Frederick Arthur Bridgman is one of the most popular Orientalist painters. He created a canvas that carries the viewer in the time of Ancient Egypt. What secrets of the Egyptian tradition are illuminated by his painting, The Procession of the Sacred Bull of Anubis?
Frederick Arthur Bridgman is known for his paintings on the theme of the East. At the age of five, he stated that he decided to become an artist, and at sixteen he dropped out of school and began his career as an engraver at the American Banknote Company. However, this work soon bored Arthur, and in 1866 he went to Paris to study with the artist and sculptor Jean — Leon Gerome at the School of Fine Arts. In 1873 he went to North Africa.
In Africa, Bridgman worked for five years, creating hundreds of sketches and collecting artifacts and costumes. Bridgman painted the East and Africa magnificent, mysterious, luxurious and, most importantly, realistic. His images of exotic people and cultures fascinated Americans and Europeans throughout the 1880s. Subsequently, Bridgman created many more oriental paintings from memory, Continue reading
What fundamentally different modern approach to home design from previous periods? A resident of a modern metropolis pays great attention to the functionality of his home, of course, seeks to make it attractive and harmonious. Nevertheless, the main difference of our time is a clear division into useful and demon, functional and decorative, necessary and not so.
A wealthy Renaissance homeowner could hardly have imagined such a fractional picture. In his understanding, the ideal home was to harmoniously combine architecture, functionality and decor. Works of art were an integral part of the equation, testifying not only to the individuality of their owner, but also about his position in society, the size of his condition, the diversity of interests and the presence or absence of taste. Behind all this was a person’s desire to turn his life into art, to give it the greatest Continue reading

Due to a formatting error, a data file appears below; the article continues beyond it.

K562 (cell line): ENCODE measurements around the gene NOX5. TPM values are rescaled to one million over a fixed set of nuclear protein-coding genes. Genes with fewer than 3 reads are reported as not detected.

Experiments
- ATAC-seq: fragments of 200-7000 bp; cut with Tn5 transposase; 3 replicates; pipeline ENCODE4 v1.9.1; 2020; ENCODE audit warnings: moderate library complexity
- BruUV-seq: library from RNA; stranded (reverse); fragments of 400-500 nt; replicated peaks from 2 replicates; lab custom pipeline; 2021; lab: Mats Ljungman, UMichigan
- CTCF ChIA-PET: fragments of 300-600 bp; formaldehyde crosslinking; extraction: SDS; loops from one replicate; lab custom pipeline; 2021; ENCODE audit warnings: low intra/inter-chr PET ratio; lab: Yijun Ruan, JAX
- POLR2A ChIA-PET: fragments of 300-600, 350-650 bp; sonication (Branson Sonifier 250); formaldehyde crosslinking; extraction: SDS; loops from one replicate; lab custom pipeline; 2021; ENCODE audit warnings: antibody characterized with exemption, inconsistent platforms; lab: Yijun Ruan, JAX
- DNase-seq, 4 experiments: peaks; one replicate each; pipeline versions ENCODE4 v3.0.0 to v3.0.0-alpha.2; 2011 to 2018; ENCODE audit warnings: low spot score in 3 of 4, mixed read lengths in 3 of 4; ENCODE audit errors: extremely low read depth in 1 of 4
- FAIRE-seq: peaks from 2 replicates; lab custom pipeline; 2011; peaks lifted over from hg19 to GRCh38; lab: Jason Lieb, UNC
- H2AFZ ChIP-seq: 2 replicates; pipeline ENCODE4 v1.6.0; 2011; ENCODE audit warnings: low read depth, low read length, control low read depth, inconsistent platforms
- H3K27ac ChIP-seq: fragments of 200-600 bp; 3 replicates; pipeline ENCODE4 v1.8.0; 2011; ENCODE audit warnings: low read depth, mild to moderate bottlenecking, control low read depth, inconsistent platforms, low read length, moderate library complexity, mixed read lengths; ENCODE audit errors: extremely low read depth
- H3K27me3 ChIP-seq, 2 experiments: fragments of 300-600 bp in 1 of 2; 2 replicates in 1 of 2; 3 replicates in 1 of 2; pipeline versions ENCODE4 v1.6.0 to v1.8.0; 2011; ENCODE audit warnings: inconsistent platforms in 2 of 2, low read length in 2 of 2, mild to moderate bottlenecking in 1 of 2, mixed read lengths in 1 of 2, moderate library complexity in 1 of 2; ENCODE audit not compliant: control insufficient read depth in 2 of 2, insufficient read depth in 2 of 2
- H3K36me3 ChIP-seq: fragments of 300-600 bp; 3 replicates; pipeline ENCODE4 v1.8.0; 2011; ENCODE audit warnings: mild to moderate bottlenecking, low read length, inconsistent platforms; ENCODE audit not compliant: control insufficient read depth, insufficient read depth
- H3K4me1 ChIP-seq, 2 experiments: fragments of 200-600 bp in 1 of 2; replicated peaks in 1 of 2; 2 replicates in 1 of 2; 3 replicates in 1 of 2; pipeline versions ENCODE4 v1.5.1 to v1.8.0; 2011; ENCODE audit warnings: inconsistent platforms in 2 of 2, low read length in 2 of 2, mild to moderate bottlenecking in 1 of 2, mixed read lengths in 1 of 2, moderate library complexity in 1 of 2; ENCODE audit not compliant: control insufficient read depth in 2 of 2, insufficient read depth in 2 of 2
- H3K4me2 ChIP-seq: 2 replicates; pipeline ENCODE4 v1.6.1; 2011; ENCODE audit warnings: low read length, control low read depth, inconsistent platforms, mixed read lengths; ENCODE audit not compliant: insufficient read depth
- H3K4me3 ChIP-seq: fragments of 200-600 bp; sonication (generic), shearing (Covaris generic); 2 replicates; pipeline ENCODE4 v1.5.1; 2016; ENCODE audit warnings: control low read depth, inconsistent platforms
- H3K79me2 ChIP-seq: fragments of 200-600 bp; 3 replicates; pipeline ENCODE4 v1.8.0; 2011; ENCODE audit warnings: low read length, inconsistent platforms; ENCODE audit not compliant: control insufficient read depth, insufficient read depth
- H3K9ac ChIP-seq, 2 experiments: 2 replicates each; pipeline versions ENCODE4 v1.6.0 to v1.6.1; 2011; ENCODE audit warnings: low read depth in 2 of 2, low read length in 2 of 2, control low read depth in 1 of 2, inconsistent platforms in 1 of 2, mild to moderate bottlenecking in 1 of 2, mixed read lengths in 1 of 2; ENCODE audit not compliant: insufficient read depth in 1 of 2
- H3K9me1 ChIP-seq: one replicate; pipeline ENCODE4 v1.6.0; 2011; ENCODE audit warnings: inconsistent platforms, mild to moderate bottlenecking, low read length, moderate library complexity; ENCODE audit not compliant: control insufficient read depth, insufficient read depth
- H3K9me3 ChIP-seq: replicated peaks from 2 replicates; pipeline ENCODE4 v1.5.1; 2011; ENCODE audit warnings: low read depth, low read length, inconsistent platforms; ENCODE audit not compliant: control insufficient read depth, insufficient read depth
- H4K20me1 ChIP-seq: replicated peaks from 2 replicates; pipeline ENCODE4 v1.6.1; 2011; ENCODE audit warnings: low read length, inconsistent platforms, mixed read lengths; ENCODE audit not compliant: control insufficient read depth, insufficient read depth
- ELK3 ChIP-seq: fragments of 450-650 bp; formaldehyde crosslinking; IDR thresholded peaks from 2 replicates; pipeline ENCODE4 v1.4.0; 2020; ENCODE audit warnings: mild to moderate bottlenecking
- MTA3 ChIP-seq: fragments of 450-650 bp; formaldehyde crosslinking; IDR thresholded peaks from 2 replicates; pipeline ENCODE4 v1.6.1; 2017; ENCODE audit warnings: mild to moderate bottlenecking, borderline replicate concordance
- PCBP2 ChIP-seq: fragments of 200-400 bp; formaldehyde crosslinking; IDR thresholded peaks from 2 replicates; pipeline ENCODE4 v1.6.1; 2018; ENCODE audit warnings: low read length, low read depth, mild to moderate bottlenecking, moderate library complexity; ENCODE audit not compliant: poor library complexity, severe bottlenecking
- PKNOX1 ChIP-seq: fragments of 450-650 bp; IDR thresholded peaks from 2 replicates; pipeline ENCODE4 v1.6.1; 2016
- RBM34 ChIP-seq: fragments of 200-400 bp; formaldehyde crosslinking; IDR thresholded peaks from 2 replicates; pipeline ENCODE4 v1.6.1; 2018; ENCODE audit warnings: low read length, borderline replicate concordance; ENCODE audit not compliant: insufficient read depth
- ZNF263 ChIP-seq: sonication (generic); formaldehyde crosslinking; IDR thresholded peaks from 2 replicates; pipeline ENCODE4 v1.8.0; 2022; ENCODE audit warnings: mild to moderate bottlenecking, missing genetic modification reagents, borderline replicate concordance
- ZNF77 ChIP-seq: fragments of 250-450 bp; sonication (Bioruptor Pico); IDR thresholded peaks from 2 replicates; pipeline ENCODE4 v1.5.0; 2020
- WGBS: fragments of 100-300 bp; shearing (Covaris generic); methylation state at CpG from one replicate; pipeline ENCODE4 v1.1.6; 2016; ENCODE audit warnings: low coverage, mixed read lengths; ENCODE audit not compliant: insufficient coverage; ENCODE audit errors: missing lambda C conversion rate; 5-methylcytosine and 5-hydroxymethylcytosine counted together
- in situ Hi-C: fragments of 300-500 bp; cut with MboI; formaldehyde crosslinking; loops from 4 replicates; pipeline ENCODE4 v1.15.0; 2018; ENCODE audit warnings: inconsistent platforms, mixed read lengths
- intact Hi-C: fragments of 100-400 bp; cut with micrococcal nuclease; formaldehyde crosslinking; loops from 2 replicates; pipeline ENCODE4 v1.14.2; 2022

Emil Galle (1846 – 1904) became the main figure for glassmaking of the Art Nouveau era. His work refracted the traditions of European and Eastern art, giving rise to a completely new style that combined deep symbolism, close attention to nature, an infinite variety of techniques, amazing freedom and sophistication of form. Emil Galle was born in Nancy, a small city in Lorraine, in the family of an entrepreneur who was engaged in the trade and production of glass and earthenware. Emil Galle’s career began with work at a family business. He later collaborated with the Burgun, Schwerer & Co. factory in Meisenthal. Already in 1867, Halle created an art studio, and in 1894 he headed his glass production in Nancy. If in the early period of his work Halle created mainly sketches of dishes from transparent colorless material with engraving or painting, then in his studio he begins a series of technological experiments. As a result, many new techniques were invented and patented, old technologies were revived, and an unprecedentedly diverse palette of shades of colored glass was created. In 1882, Emil Galle began the production of laminated glass material, which became one of the symbols of Art Nouveau. The most important subject of multilayer decor was engraving, which could be carried out mechanically (wheel engraving) or chemical (etching). The pinnacle of Halle’s work was cameo glass, a laminated glass onto which the Continue reading